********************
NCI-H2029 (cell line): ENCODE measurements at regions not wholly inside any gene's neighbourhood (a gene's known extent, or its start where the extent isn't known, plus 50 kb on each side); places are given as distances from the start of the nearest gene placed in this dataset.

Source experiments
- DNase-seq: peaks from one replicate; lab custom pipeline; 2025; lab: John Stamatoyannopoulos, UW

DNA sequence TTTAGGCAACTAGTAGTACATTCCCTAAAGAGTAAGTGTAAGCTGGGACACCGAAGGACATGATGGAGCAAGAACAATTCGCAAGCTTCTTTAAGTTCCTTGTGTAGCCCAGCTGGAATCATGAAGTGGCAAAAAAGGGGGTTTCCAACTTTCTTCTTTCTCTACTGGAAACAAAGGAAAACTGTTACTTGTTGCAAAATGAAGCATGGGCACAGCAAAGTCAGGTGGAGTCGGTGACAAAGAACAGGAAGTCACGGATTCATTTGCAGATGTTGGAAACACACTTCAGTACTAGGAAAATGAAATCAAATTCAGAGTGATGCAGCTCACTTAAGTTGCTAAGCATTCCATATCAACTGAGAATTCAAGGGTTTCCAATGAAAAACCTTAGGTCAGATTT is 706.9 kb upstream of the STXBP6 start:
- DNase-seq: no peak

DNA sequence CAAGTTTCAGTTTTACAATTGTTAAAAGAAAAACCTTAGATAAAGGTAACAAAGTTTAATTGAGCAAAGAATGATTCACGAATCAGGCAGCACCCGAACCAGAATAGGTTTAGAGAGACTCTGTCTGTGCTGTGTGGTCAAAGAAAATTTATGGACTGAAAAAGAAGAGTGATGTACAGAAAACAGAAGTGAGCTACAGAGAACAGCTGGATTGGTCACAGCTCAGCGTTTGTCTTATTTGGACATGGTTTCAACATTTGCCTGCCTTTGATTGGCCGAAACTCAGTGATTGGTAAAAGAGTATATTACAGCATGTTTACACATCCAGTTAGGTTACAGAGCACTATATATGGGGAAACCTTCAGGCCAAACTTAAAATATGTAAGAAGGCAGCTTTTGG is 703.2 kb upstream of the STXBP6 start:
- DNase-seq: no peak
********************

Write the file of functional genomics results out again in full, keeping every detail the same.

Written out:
NCI-H2029 (cell line): ENCODE measurements at regions not wholly inside any gene's neighbourhood (a gene's known extent, or its start where the extent isn't known, plus 50 kb on each side); places are given as distances from the start of the nearest gene placed in this dataset.

Source experiments
- DNase-seq: peaks from one replicate; lab custom pipeline; 2025; lab: John Stamatoyannopoulos, UW

DNA sequence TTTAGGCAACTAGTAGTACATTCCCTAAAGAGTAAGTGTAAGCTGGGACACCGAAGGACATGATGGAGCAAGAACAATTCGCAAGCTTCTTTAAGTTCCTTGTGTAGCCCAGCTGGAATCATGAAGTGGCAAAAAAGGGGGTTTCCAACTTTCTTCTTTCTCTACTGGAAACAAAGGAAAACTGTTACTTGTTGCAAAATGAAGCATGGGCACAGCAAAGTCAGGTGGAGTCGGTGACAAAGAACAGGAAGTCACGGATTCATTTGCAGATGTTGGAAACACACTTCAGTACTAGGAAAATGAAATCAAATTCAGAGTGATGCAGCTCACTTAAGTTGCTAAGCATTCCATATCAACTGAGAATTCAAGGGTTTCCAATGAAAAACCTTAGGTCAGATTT is 706.9 kb upstream of the STXBP6 start:
- DNase-seq: no peak

DNA sequence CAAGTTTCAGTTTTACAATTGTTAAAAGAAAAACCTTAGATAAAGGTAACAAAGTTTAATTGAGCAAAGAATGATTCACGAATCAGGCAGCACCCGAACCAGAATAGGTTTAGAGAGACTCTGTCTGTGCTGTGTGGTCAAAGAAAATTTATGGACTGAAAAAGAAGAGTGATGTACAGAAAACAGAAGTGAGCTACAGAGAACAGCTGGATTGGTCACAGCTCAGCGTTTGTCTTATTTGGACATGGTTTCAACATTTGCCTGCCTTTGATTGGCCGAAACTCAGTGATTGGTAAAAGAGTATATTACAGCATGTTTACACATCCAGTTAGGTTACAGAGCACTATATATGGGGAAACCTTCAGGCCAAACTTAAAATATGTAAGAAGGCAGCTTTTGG is 703.2 kb upstream of the STXBP6 start:
- DNase-seq: no peak